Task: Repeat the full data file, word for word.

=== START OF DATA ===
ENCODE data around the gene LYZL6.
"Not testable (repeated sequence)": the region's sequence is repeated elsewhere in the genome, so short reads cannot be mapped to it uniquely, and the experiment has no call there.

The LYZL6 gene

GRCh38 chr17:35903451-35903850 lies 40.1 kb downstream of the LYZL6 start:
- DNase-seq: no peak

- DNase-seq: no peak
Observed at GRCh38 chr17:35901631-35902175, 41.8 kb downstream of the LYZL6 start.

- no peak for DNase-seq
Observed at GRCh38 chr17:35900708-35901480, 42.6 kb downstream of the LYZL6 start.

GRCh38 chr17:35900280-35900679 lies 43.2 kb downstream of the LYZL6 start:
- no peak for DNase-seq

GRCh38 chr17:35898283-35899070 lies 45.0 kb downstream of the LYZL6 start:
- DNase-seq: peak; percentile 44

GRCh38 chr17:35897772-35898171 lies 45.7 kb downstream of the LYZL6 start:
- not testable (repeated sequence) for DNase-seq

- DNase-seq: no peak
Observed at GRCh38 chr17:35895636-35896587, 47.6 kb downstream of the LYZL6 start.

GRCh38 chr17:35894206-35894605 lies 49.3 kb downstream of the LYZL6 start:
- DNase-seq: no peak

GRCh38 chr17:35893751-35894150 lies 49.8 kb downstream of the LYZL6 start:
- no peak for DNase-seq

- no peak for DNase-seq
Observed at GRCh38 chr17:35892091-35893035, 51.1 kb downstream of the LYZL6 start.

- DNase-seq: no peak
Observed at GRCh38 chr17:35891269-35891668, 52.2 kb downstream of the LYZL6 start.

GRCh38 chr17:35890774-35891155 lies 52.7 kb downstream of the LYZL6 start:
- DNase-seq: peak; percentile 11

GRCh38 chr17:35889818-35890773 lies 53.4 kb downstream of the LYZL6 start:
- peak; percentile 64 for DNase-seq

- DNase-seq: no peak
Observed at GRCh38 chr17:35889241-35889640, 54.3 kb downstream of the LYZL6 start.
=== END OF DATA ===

ENCODE data around the gene LYZL6.
"Not testable (repeated sequence)": the region's sequence is repeated elsewhere in the genome, so short reads cannot be mapped to it uniquely, and the experiment has no call there.

The LYZL6 gene

GRCh38 chr17:35903451-35903850 lies 40.1 kb downstream of the LYZL6 start:
- DNase-seq: no peak

- DNase-seq: no peak
Observed at GRCh38 chr17:35901631-35902175, 41.8 kb downstream of the LYZL6 start.

- no peak for DNase-seq
Observed at GRCh38 chr17:35900708-35901480, 42.6 kb downstream of the LYZL6 start.

GRCh38 chr17:35900280-35900679 lies 43.2 kb downstream of the LYZL6 start:
- no peak for DNase-seq

GRCh38 chr17:35898283-35899070 lies 45.0 kb downstream of the LYZL6 start:
- DNase-seq: peak; percentile 44

GRCh38 chr17:35897772-35898171 lies 45.7 kb downstream of the LYZL6 start:
- not testable (repeated sequence) for DNase-seq

- DNase-seq: no peak
Observed at GRCh38 chr17:35895636-35896587, 47.6 kb downstream of the LYZL6 start.

GRCh38 chr17:35894206-35894605 lies 49.3 kb downstream of the LYZL6 start:
- DNase-seq: no peak

GRCh38 chr17:35893751-35894150 lies 49.8 kb downstream of the LYZL6 start:
- no peak for DNase-seq

- no peak for DNase-seq
Observed at GRCh38 chr17:35892091-35893035, 51.1 kb downstream of the LYZL6 start.

- DNase-seq: no peak
Observed at GRCh38 chr17:35891269-35891668, 52.2 kb downstream of the LYZL6 start.

GRCh38 chr17:35890774-35891155 lies 52.7 kb downstream of the LYZL6 start:
- DNase-seq: peak; percentile 11

GRCh38 chr17:35889818-35890773 lies 53.4 kb downstream of the LYZL6 start:
- peak; percentile 64 for DNase-seq

- DNase-seq: no peak
Observed at GRCh38 chr17:35889241-35889640, 54.3 kb downstream of the LYZL6 start.